. . . Thus begins The Metamorphosis by Franz Kafka (not Ovid, though truly a great epic). For anyone who has not read this, but intends to, I recommend you not to read this thread, as I hope to discuss some of the short novel's contents. For anyone who has read it, do you have any thoughts as to the origin, symbolism, theme, and undertones of it?When Gregor Samsa woke up one morning from unsettling dreams, he found himself changed in his bed into a monstrous vermin.
Reading of some of Kafka's life, I realized that the main characters' manners reflect much of Kafka and his family's lifestyle. He lived a short life of much seclusion, never marrying (but getting engaged twice), and ruled much by his over-bearing father, getting over-worked and supporting his family.
A reader may easily realize the main character's full name, Gregor Samsa, and, wanting to do a bit of research, I found that Samsa seemed connived name by Kafka, originating from the Czech phonetics of sám ('alone') and jsem ('I am'), literally meaning 'I am alone.'
Gregor's sudden metamorphosis caught me at a random surprise, and did not strike me as the science-fiction and fantasy I tend to avoid by bias, and controversy exists of what kind of 'vermin' he turned into - but something, surely, with antennae, segments, small legs, and can crawl on walls and ceilings; most think of a dung beetle, others some kind of louse.
The significance of Gregor's name and his sister's name, Grete, who mostly cares for him, I find very important. Gregor's father, a retired militaryman of some type, influenced much by Kafka's own father, detests Gregor's transformation, and fights every chance he can attempt. His mother, in my opinion, remains mostly indifferent, and, as all eventually do, ignore the obvious problem in the home, 'the elephant in the room,' so to speak.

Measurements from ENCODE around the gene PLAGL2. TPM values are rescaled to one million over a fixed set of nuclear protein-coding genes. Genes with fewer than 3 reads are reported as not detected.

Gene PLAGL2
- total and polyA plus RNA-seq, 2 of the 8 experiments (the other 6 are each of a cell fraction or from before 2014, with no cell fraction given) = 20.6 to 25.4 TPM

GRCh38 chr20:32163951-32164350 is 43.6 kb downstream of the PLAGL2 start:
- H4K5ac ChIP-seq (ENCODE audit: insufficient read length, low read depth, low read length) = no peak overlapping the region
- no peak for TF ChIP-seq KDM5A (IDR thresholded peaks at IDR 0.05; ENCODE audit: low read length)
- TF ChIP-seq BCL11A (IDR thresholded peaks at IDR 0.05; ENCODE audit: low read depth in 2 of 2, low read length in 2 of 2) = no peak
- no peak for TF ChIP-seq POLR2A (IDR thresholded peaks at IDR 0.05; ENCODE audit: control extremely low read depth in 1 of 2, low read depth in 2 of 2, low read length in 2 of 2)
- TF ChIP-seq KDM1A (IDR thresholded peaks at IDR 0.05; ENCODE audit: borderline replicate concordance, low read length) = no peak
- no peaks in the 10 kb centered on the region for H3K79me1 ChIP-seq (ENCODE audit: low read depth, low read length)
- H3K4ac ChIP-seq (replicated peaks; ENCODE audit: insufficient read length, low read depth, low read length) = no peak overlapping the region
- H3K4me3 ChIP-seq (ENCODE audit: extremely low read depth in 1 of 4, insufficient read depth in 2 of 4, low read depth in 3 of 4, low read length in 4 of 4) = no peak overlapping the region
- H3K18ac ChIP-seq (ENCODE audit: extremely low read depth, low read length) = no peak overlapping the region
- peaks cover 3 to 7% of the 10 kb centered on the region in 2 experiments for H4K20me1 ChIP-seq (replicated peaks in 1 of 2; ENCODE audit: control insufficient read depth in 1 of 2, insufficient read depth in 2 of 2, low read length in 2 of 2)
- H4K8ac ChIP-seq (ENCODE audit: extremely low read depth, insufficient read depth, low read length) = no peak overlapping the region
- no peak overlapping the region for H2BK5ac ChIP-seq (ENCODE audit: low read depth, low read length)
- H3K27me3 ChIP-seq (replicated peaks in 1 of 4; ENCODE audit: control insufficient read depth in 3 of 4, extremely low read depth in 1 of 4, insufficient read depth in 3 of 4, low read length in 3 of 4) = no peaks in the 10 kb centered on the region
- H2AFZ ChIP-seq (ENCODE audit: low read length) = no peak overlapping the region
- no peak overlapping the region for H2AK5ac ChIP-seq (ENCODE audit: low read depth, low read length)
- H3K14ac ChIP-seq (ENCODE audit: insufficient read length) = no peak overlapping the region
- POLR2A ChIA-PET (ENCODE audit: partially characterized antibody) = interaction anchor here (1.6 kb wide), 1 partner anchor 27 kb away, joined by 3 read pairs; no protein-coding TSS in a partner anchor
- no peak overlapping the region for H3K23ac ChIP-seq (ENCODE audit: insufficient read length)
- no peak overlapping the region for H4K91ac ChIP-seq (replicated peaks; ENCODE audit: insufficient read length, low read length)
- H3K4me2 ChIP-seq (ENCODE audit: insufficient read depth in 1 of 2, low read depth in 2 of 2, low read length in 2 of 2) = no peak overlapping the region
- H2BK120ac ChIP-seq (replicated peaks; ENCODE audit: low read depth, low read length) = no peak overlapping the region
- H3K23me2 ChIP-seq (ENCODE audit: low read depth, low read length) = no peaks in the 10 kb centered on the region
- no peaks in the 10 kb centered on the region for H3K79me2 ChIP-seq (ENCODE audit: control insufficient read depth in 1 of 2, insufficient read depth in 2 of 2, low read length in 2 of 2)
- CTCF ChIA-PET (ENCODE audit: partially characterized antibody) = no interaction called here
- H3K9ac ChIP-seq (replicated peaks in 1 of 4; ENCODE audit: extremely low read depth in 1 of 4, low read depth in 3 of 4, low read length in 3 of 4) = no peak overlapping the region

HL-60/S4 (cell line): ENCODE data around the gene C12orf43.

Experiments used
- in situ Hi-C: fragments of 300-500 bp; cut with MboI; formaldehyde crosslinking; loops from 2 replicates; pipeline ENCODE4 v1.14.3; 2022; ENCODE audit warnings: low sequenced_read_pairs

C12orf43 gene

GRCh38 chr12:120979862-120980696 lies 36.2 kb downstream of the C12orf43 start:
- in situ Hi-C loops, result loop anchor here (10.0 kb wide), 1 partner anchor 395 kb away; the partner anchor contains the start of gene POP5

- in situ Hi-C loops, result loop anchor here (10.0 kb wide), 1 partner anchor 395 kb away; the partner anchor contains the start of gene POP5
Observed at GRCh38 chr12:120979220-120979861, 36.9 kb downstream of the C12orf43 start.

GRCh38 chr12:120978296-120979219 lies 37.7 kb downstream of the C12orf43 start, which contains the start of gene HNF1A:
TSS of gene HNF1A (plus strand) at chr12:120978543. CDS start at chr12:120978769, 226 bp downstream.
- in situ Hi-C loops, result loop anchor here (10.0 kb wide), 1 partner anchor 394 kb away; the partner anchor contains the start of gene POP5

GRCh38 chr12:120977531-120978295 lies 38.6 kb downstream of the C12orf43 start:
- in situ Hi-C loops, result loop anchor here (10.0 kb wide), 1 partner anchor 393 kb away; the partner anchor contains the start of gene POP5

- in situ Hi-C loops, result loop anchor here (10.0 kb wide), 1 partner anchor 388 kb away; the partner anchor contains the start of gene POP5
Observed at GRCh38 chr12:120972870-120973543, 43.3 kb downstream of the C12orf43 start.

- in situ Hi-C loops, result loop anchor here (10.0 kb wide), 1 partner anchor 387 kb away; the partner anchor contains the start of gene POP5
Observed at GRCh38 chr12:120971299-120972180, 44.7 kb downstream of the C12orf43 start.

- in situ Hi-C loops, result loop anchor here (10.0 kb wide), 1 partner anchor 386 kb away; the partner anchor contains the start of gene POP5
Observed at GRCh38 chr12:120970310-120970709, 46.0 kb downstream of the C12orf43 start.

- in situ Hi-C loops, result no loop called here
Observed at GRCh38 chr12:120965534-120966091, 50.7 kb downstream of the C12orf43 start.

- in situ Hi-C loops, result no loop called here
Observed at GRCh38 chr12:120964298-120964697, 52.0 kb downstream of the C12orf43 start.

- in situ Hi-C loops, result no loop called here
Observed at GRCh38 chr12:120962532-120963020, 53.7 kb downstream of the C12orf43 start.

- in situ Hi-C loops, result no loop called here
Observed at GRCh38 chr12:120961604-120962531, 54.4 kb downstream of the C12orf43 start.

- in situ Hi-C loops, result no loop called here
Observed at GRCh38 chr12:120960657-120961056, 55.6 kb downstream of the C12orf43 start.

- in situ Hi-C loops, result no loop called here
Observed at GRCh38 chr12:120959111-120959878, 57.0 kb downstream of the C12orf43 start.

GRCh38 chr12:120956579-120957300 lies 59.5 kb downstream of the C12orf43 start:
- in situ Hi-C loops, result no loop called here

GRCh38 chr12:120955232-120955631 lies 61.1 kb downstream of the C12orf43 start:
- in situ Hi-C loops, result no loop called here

As something so drastically deviant, Gregor seems much more of a liability on the family as time passes, much like an infant, but because of appearing a different species (though he understands their speech, but cannot speak), Gregor eventually gets entirely rejected, and dies as his 'vermin' self.
The end somewhat perplexed me, feeling that I somehow missed something essential in the plot. I would like to think that the theme revolved much around the consequences of sudden deviance, as if Gregor felt so emotionally distraught from his history, explained only vaguely in the short novel, possibly indicated slightly by his 'unsettling dreams,' in a rather Freudian manner, his cognition, conformed personality to his family, and behavior, like in Ovid's Metamorphoses, reflected to his physical appearance, only exacerbating his already-felt emotions.
From a standpoint, I visualized this story as a very emotional and symbolic tale, saturated with metaphors and similes that I cannot ignore.
Does anyone else have any thoughts? I would love to discuss this further.